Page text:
It’s true that the rules are different when you work for a carnival. I was only fifteen and constantly being hit on by older men. They’d slam cups onto the counter and say, “Do me,” and most of them were complete jerks. And worse, tolerated jerks. But not all were like that. The man that ran the Tilt-O-Whirl was good to me. He watched out for me (and my friend). I didn’t have visible cutting scars then because I mostly kept that to areas people wouldn’t see, but I suspect he saw pain in me, just as I have my characters experience in the story. I saw his pain to.

That’s why I wrote this story the way I did. He’d once told me that no woman could ever love him. I wanted to give him a better story than that. This stranger that I only knew as Carnie Nine was my inspiration for this story. I hope he’s still around, that he’s found someone to love him, and that he one day reads this story and remembers the teen girls that asked him to ride the Tilt-O-Whirl with him.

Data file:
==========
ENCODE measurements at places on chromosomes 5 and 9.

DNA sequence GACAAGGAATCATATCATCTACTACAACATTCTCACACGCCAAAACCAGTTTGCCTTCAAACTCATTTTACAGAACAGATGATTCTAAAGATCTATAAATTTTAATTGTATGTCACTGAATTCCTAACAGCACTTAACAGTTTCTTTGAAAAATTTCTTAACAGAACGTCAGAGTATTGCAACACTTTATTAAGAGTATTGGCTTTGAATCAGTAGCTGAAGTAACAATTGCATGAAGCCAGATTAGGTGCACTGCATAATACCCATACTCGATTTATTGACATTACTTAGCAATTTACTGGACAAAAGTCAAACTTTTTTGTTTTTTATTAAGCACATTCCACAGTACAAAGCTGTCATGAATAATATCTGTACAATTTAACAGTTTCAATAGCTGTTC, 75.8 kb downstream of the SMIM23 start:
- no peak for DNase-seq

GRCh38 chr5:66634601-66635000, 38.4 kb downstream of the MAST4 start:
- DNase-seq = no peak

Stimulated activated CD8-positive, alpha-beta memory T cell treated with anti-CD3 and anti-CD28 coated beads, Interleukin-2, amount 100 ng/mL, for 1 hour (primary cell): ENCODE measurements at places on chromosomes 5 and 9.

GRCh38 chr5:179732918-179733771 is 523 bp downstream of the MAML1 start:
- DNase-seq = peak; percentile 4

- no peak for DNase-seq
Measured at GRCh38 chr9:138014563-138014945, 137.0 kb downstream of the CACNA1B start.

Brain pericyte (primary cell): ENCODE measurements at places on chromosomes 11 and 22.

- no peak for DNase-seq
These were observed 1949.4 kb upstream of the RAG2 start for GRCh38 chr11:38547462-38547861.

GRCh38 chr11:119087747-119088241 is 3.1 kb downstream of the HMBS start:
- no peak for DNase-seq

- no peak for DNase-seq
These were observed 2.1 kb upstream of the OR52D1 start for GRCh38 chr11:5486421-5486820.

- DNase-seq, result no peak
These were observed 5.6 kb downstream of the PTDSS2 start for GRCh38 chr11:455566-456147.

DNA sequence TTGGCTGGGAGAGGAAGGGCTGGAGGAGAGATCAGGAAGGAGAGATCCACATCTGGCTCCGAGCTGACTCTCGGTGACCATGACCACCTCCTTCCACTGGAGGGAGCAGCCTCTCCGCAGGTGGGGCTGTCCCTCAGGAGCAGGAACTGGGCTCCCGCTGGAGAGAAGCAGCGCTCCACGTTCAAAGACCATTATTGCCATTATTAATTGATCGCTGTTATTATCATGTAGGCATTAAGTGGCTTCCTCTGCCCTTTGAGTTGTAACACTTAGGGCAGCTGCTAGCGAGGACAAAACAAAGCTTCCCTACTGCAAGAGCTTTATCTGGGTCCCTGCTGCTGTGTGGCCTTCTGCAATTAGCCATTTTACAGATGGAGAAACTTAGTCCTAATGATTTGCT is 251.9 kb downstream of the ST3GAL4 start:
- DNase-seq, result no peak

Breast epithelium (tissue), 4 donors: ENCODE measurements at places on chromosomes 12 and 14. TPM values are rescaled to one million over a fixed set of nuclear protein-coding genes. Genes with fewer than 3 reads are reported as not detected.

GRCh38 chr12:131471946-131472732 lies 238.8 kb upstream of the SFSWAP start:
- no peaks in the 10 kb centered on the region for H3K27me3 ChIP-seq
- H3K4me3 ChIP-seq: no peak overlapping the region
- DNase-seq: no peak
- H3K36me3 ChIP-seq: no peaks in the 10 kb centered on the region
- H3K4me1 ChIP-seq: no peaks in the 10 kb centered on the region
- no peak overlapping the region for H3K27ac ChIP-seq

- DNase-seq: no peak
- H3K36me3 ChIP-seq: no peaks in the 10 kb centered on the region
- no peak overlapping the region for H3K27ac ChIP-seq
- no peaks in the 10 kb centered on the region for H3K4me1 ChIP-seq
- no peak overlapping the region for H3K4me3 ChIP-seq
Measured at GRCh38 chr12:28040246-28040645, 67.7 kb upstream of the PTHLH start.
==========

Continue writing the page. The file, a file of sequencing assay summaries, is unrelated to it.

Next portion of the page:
Bio:

Sienna Saint-Cyr’s erotic fiction has appeared in the Love Slave books and Sexual Expression series; contemporary erotica in Silence is Golden and Goodbye Moderation: Lust, and romance in Melt, Haunt, and Summer Fair. She also writes nonfiction and flash fiction for several websites. Sienna owns and edits for SinCyr Publishing, an erotica company with a focus
on shifting rape culture one sexy story at a time. She also runs a nonprofit writing workshop and writes dark SF and literary fiction under her legal name.

Along with writing, Sienna speaks at conventions, workshops, and for private gatherings on such sex-positive topics as a healthy body image, using sexuality to promote healing, enthusiastic consent, LGBTQIA, CPTSD, and navigating diverse or non-traditional relationships.

Leave a Comment

Filed under Book tour, just a category, LGBTQ+ fiction, New Release